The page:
December 25, 2017 Reading Time: 4 minutes

There’s so much talk about the terrible features of our new political times. I’ve written plenty.

Let’s spend a few moments on the good trends.

So far as I’m concerned, the genuine achievements under the Trump administration can be summed up in two words: tax cuts and deregulation. It’s really happened, for the first time in decades. I’m not just happy about this. I’m stunned. It’s not what I expected. Neither were major themes of the Trump campaign.

To be sure, it is perhaps true that Trump does not deserve the credit, at least not all of it. The Republican-controlled legislature was more than ready, following eight years of Obama’s regulatory and tax creep. Something had to give, especially when considering the slow rate of economic growth, which is the underlying reason for the anger and frustration that gave rise to the populist revolt in the first place.

But this revolt was always unfocused. The end result, after year one, is not, however. As the New York Times summarized:

A year marred by public spats between the president and Republican leaders in Congress was capped off with a rewrite of the tax code that cut corporate tax rates, favored business owners and reduced income tax rates, at least temporarily, for most families. The same law opened Alaska’s Arctic National Wildlife Refuge to oil exploration, a goal sought by Republicans for decades.It also eliminated tax penalties in the Affordable Care Act intended to force most Americans to have health care. Ending the so-called individual mandate was Republicans’ most direct blow to President Barack Obama’s signature domestic achievement after a year of misses and ineffectual attacks.

For the libertarian observer, this is remarkable and commendable. But the ideological tenor of these achievements is rather different from what might have been predicted. Indeed, looking back to Donald Trump’s Inaugural Address, one would not have expected this year to have a very different ending of this year.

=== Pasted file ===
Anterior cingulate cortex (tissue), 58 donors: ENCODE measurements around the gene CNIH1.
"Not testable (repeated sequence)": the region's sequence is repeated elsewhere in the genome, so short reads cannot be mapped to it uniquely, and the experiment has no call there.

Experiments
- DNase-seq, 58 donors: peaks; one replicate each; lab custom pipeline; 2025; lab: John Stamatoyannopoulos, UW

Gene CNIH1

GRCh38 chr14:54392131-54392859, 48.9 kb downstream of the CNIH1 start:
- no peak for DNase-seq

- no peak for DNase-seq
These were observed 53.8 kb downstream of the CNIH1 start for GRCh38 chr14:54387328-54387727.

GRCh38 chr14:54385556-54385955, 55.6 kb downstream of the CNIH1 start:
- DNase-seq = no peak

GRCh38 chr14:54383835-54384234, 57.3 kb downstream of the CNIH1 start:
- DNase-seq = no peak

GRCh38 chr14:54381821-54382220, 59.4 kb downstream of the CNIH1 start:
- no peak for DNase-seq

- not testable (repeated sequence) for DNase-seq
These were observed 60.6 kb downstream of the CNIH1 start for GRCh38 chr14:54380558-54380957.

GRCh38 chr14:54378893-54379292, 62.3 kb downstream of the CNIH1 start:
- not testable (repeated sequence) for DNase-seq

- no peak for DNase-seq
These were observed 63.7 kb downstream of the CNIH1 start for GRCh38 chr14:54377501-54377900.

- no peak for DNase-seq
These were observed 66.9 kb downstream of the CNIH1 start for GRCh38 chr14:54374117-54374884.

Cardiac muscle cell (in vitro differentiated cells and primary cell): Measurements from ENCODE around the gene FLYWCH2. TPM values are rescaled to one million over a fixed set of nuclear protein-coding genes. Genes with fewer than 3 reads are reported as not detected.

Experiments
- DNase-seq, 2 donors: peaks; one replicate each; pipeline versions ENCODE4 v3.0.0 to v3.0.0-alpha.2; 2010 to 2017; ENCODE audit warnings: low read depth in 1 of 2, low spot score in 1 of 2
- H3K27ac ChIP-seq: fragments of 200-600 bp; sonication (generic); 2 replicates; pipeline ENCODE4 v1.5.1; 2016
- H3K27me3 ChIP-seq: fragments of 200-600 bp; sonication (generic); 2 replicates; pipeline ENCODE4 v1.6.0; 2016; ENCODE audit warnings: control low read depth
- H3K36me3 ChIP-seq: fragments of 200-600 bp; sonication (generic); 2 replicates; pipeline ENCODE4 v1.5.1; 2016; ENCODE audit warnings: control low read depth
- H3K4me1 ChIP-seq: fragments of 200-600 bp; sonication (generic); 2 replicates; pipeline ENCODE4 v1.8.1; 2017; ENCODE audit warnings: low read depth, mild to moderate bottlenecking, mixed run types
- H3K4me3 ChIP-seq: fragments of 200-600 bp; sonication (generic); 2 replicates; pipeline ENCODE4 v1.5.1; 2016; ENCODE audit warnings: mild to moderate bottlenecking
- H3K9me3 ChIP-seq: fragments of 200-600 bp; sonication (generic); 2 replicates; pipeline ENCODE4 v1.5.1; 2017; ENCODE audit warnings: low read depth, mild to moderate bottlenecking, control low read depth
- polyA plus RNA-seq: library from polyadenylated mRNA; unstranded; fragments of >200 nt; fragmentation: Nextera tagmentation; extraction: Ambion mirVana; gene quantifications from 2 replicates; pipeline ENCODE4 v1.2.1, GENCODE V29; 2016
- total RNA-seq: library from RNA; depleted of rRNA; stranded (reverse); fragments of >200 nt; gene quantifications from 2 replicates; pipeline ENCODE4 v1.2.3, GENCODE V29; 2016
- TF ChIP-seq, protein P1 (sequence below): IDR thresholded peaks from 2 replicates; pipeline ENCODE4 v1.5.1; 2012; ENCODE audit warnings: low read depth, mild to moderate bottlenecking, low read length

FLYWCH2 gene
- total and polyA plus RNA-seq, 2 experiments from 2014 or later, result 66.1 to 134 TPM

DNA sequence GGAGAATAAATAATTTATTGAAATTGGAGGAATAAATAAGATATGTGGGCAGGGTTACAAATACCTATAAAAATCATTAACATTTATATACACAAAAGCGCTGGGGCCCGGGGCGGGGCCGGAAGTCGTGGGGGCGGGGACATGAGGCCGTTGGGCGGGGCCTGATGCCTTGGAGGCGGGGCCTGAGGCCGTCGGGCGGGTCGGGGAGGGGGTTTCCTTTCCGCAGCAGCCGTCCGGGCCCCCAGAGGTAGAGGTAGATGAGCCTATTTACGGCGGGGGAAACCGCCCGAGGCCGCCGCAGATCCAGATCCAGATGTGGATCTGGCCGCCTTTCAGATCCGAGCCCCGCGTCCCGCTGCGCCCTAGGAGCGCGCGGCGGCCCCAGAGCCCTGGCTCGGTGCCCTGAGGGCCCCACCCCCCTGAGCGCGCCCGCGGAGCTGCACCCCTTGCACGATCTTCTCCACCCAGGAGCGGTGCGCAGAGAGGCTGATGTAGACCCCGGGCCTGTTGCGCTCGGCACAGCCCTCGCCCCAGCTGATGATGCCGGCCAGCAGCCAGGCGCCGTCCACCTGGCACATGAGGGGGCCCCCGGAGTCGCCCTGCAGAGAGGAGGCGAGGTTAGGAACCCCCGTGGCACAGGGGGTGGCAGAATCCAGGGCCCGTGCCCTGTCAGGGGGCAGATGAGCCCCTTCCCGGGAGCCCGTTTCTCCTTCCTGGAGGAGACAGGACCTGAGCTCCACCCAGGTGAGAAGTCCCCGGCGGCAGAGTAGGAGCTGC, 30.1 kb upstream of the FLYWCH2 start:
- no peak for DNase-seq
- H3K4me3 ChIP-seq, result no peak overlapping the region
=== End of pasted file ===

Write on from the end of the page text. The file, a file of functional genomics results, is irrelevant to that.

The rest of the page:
His opening salvo was filled with dark musing about nationalism, trade protection as the basis of prosperity, the need for law and order crackdowns, a call for New-Deal style infrastructure projects, and a hint of populist-fueled centralization.

It was an echo of the beginning of his early campaign, a restatement sans the late-campaign rhetoric about repealing Obamacare and cutting taxes. The inaugural messaging seemed scripted by the Steve Bannon wing of the party and certainly not the libertarian or traditional Republican one. It was not only a new administration, the address implied; it was a new kind of ideological underpinning for the entire Republican party and therefore the country. George W. Bush was in attendance and reportedly had some choice words about the sheer weirdness of the scene.

Trump proclaimed:

We must protect our borders from the ravages of other countries making our products, stealing our companies, and destroying our jobs. Protection will lead to great prosperity and strength. I will fight for you with every breath in my body – and I will never, ever let you down…. We will follow two simple rules: Buy American and Hire American.